Spillovers to other nations: The imposition of tariffs further elevates economic policy uncertainty globally. This could slow business investment, global trade, and exacerbate financial market volatility. Moreover, although the details are still forthcoming, integrated global supply chains all but guarantee that other major U.S. trade partners could face collateral economic damage from these tariffs. The U.S. is likely to pressure Canada and Mexico to limit the amount of Chinese goods that leak across its Northern and Southern borders that are tariff free. This may result in additional country of origin restrictions imposed as part of a revised NAFTA agreement.
Monetary policy implications: The timing could not be worse for the Federal Reserve. The U.S. economy is already starting to see inflationary pressures build across various measures, and the risks are further elevated by fiscal stimulus and tariffs (Chart 4). A broadening out of price pressures could give the Federal Reserve more conviction to remove monetary stimulus. Although a 0.2% shock to the price level after 12-qtrs in isolation is not sufficient to prompt the fed to raise rates at a faster pace, it is the stacking up of price pressures from multiple sources that is a greater concern.
U.S. dollar (real effective): The U.S. dollar could see some slight upward pressure if price pressures materialize sufficiently to spur the Fed to raise rates by an additional 25 basis points. More likely, flight to safety sentiment tends to drive near-term funds into the greenback and U.S. Treasuries.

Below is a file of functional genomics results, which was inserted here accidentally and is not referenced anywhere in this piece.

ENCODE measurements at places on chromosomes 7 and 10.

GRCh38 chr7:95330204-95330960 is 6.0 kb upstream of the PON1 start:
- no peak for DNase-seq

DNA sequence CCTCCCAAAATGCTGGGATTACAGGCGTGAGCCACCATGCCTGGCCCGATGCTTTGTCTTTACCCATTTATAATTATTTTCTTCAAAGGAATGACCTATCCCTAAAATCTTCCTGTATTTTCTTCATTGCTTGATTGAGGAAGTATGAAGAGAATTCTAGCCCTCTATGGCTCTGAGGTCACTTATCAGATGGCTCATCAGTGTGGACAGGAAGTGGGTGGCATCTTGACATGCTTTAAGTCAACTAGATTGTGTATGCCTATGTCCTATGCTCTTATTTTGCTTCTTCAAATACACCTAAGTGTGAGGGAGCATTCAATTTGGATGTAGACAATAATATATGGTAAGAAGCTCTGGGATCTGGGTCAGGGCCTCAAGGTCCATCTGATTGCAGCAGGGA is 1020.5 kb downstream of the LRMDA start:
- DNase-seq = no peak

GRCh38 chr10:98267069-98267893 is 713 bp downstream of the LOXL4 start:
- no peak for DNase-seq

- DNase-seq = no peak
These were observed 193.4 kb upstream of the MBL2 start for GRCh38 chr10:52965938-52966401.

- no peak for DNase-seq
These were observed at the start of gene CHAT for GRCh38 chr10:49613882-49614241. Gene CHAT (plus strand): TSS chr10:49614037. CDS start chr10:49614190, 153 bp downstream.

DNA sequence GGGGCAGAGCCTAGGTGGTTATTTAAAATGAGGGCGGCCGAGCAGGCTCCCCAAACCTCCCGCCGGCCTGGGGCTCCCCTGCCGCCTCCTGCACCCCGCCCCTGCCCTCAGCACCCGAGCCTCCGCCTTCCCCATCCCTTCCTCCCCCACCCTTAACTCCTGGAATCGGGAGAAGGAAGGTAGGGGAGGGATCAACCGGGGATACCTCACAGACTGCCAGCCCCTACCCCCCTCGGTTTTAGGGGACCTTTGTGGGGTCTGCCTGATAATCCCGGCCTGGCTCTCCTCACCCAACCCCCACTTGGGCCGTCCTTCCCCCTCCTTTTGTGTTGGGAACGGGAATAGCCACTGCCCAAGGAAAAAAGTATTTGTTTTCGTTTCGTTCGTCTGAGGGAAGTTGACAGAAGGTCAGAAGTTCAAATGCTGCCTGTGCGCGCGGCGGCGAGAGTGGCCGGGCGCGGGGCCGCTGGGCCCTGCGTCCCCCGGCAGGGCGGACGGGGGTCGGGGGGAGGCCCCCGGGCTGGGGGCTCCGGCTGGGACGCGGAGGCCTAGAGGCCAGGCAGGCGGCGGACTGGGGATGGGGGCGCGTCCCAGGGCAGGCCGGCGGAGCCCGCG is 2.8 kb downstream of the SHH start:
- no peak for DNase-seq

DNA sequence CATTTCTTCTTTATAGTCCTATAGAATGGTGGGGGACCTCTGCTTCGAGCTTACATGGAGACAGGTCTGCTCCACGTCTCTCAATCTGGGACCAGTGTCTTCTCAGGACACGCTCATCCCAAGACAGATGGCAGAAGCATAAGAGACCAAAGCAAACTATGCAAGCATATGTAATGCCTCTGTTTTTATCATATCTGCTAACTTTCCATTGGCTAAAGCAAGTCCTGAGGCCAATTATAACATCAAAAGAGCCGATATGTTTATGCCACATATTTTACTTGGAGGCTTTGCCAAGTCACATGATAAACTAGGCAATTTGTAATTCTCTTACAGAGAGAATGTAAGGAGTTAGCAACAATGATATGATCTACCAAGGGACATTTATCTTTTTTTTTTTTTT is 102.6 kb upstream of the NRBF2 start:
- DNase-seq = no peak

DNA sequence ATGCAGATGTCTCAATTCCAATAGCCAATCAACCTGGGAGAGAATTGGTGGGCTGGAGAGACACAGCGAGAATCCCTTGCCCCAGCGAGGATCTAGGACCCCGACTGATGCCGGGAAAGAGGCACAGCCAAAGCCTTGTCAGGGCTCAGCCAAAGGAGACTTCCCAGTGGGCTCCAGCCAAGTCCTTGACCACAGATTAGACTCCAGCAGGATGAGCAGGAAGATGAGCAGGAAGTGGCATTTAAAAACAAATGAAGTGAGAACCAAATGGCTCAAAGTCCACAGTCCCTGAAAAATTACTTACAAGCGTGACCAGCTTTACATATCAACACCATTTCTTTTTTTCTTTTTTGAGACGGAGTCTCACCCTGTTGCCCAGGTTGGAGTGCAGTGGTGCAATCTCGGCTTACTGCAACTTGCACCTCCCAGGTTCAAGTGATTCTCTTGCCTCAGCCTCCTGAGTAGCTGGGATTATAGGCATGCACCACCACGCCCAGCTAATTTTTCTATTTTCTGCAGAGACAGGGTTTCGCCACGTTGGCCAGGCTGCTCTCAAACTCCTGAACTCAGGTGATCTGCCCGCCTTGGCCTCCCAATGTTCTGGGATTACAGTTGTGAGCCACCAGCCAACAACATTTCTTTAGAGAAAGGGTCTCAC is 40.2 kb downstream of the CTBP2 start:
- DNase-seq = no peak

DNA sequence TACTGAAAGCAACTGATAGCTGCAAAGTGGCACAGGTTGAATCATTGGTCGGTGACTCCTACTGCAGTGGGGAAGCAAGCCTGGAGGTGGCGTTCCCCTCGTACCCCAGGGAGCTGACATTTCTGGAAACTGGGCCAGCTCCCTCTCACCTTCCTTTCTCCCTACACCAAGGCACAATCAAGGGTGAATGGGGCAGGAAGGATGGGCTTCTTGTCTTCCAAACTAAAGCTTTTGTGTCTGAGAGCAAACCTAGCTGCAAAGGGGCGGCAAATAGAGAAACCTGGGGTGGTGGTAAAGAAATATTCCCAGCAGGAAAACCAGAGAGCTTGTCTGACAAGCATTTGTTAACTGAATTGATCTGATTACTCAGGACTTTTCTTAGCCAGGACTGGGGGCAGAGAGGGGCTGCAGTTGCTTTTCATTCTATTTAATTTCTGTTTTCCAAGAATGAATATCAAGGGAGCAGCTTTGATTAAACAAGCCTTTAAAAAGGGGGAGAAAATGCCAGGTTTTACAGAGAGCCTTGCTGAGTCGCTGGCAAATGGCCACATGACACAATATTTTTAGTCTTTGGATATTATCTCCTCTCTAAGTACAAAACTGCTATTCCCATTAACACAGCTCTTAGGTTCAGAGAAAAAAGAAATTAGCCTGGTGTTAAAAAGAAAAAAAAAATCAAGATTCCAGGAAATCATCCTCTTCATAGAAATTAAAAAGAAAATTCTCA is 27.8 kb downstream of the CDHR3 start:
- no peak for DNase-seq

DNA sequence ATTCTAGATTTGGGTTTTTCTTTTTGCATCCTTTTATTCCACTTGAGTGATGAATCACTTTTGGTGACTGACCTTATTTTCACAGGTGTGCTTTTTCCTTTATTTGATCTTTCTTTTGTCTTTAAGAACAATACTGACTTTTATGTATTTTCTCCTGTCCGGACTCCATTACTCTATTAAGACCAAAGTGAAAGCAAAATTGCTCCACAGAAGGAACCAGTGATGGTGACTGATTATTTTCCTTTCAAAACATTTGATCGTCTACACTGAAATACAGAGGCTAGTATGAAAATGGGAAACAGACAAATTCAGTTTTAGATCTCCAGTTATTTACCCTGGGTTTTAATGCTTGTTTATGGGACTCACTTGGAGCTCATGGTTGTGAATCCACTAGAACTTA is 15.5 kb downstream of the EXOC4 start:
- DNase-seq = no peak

China’s efforts to rebalance its economy over the last few years have helped make it less dependent on exports. In fact, exports as a share of nominal GDP has fallen to 18% in 2017 from a peak of 35% in 2006. Over that same period, China’s economy has shifted towards more domestic services, with tertiary industries rising to 52% of nominal GDP last year, up from 42% in 2006.
That said, if the tariffs do indeed result in a material decline in exports (assuming limited leakage into the U.S. through other trade partners), a decline in exports could still work to shave about 0.1 percentage points off of annual Chinese GDP growth, and may lead to domestic job losses. Any escalation from here could force Chinese authorities to delay plans to address high debt levels that have elevated financial stability risks. A return to investment heavy, credit driven growth would only act to exacerbate these concerns.